If you answer yes to question 3, also fine. Go for it!

 

If you are grading books because you think it will protect them longer, well, the jury is out on that. You can handle a graded book more, but from experience, graded books tend to sit on shelves as much as ungraded books and they aren't any more or less protected. Dropping is about the only thing a graded copy might be saved from and even that could hurt it. 

Personally, I always think "hey I wanna get this graded" but never do. I find raw books enjoyable. I read and store them with care and that is what I love more. I have a couple graded comics that I won and they really are just to look at which, after getting them as gifts, has really just confirmed the notion that I don't really want any books in my personal collection to be slabbed. 

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19 hours ago, thehumantorch said:

The value of slabbing books depends on the collector and of course the books.  Some people slab books because they like slabs or they’re building registry sets or they want to sell them.

I fall into this category. I just like how my comics look inside a slab. I've read them multiple times, and now they're safely encapsulated.

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Posted (edited)
20 hours ago, GrandmasterG said:

Also is it really worth it to send in a comic to be slabbed? 

It seems like the only real reason to get a book slabbed is to maximize the resale value...  So unless you can easily sell a book for AT LEAST the $~20 it costs to be processed by CGC, then it doesn't really make financial  sense.  If you're planning to sell the book right away then it should be easy enough to research what slabbed examples in similar condition are actually SELLING for, and then determine whether the potential higher sale price is worth going through the hassle rather than just selling it raw and letting the next owner worry about grading ;)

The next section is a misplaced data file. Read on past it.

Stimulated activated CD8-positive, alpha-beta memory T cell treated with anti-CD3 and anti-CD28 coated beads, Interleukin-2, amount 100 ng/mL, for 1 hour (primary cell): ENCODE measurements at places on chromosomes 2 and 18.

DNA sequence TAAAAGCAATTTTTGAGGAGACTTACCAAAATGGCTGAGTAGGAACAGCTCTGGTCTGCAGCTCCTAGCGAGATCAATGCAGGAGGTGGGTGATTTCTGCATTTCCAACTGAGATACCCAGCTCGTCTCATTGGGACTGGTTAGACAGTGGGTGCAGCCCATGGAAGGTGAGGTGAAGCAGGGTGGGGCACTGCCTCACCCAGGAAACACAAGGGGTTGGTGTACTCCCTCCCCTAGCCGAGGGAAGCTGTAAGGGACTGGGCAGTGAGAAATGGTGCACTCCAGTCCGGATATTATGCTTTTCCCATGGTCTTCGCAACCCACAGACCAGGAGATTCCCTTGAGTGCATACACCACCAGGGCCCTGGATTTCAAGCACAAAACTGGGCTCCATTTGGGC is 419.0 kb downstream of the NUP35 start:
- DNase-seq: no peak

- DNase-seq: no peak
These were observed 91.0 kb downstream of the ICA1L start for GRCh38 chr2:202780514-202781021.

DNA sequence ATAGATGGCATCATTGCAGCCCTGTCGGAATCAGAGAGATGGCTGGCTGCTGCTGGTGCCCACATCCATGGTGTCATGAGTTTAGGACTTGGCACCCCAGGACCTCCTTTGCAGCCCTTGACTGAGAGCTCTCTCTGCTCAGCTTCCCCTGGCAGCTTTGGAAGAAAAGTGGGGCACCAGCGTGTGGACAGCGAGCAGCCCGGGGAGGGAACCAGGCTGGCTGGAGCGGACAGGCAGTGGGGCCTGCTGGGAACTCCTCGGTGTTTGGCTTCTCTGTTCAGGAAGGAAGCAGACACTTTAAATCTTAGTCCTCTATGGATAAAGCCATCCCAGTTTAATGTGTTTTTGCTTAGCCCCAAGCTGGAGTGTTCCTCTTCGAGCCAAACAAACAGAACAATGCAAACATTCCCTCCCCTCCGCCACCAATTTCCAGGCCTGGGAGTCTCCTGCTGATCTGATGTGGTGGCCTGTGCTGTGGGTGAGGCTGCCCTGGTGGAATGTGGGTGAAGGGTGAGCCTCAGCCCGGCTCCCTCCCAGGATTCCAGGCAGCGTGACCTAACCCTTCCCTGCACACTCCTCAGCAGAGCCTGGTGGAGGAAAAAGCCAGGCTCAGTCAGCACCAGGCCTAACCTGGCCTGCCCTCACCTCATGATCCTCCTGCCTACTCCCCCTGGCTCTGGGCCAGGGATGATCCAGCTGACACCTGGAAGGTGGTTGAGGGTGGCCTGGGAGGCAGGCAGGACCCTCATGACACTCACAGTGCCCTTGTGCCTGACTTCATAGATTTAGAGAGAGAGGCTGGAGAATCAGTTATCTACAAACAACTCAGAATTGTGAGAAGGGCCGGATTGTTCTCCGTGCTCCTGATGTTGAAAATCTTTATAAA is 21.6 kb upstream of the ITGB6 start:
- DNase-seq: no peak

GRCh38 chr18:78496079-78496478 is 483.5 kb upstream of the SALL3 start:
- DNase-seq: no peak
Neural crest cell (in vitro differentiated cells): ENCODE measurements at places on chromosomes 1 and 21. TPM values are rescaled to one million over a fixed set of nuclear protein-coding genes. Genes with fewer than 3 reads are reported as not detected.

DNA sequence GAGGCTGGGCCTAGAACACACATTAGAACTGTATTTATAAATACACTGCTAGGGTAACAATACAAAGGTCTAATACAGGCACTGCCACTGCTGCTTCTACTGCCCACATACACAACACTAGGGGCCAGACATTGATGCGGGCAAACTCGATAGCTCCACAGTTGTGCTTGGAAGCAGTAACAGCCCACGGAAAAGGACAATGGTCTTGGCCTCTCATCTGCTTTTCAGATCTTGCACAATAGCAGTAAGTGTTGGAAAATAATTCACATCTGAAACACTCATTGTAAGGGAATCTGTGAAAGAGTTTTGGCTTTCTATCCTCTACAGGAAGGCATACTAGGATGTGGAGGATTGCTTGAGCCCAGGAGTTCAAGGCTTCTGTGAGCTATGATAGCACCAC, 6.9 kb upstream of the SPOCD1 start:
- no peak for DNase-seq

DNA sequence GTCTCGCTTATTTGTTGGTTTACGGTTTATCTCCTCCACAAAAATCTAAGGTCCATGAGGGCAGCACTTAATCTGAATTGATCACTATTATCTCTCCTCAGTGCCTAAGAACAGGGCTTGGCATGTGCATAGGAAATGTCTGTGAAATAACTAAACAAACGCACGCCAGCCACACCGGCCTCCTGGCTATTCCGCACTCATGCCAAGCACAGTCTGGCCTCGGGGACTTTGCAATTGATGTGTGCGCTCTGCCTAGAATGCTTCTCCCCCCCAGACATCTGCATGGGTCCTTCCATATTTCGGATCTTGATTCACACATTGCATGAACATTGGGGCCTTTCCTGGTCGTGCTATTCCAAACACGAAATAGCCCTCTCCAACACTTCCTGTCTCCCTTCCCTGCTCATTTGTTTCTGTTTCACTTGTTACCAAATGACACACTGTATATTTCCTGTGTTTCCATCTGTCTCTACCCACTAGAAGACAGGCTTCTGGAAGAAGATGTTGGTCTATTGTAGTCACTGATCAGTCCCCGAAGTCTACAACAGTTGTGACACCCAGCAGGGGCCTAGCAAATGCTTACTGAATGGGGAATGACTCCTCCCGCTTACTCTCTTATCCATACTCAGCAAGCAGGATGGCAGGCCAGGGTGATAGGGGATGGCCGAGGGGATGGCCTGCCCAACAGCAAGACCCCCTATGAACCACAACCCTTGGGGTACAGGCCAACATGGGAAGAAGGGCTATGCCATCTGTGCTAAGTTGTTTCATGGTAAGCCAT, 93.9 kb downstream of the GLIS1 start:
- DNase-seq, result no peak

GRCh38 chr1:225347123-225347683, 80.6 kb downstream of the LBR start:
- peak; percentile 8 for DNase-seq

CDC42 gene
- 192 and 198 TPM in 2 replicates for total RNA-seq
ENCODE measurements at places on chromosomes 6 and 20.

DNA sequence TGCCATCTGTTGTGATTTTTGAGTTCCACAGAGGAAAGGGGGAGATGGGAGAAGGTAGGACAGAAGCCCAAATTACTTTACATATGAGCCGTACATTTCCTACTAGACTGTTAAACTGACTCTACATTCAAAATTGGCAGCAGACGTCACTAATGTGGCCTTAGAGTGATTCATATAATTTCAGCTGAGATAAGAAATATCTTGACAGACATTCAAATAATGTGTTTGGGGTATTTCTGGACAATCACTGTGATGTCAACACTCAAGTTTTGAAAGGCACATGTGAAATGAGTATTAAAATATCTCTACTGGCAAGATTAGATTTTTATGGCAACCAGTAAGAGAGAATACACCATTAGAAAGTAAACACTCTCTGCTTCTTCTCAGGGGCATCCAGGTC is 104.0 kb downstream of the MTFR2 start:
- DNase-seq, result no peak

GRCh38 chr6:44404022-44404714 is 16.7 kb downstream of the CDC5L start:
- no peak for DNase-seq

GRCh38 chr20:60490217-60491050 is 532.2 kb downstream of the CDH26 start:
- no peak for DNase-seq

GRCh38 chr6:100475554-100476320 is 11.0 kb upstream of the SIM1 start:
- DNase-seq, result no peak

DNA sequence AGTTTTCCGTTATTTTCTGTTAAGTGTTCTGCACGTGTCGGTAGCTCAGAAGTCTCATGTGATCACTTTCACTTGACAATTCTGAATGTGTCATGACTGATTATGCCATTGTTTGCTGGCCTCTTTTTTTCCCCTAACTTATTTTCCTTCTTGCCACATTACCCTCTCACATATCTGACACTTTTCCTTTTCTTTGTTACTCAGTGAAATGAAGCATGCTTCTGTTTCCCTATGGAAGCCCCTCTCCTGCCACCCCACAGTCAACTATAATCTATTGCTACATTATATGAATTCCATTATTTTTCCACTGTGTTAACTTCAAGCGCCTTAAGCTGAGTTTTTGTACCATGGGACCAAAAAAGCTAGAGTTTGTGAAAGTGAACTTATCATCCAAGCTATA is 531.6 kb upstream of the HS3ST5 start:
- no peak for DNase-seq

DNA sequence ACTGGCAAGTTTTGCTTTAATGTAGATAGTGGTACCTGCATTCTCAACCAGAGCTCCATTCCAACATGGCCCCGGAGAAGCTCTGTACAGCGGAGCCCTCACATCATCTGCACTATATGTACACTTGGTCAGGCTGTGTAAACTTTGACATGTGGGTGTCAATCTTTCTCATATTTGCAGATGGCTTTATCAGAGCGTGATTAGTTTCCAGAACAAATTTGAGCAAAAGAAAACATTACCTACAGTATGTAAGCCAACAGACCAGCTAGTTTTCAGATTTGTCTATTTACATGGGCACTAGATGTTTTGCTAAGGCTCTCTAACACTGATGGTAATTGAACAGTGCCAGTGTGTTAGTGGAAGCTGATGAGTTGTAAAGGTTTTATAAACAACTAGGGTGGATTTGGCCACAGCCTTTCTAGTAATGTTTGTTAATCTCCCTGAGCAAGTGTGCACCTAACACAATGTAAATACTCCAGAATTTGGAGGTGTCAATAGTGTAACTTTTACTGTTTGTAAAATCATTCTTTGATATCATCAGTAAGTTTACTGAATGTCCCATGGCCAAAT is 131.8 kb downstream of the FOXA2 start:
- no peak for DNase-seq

just wish there were more options to purchase EMPTY comic book slab containers!  I'm not planning on selling any of my books, but I LOVE the look and protection aspect of having books encapsulated in slabs... 

The only trouble is that the only quality empty slabs I can find online seem to sell for AT LEAST $15 a piece...  And if it's $15 for 1 DIY empty plastic slab, then you might as well spend the extra few bucks and get it slabbed AND professionally graded at the same time by CGC! 

I Just wish CGC didn't take so long, and of course there's the crippling mental anguish that people must have to endure while ensuing they're safely packing and shipping their prized comic collections!  And then praying that the courier doesn't pull an Ace Ventura, and the comics are actually returned in their original condition lol 

Edited by StreetPreacher

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Posted (edited)
5 hours ago, StreetPreacher said:

It seems like the only real reason to get a book slabbed is to maximize the resale value... 

Maximizing resale value is likely the most popular reason for slabbing but not the only one.

Adding books to a registry set is very popular and allows collectors to 'compete' with each other and display their sets. 

The case does add a good deal of protection.  No more tape pulls, no chance of slicing your book as you put it into a mylar or take it out.  You can also hand a book to a non-collector and not worry about him bending it or opening it.

Certifying signatures is also important.

And some just prefer the look of slabs over mylars

 

Edited by thehumantorch